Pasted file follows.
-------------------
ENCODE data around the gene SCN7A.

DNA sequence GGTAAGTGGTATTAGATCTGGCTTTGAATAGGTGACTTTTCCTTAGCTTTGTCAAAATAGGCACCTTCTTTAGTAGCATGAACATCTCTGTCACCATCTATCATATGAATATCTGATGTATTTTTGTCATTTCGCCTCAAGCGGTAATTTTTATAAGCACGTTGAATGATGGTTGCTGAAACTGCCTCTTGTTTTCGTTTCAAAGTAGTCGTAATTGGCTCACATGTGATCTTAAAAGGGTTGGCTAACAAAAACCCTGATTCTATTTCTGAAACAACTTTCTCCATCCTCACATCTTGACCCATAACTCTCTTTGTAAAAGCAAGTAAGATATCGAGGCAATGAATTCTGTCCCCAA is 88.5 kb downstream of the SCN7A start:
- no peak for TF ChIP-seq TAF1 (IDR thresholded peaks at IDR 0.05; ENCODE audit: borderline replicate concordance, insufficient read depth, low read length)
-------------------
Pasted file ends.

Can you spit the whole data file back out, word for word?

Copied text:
ENCODE data around the gene SCN7A.

DNA sequence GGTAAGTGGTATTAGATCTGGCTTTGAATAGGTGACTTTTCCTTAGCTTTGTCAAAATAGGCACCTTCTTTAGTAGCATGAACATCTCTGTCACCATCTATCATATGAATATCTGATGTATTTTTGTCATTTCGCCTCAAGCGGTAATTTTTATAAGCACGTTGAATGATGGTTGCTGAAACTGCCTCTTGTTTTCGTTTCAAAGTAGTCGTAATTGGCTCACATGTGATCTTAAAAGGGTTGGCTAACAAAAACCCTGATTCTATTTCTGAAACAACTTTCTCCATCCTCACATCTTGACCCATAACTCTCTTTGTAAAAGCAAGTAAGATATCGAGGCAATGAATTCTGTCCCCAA is 88.5 kb downstream of the SCN7A start:
- no peak for TF ChIP-seq TAF1 (IDR thresholded peaks at IDR 0.05; ENCODE audit: borderline replicate concordance, insufficient read depth, low read length)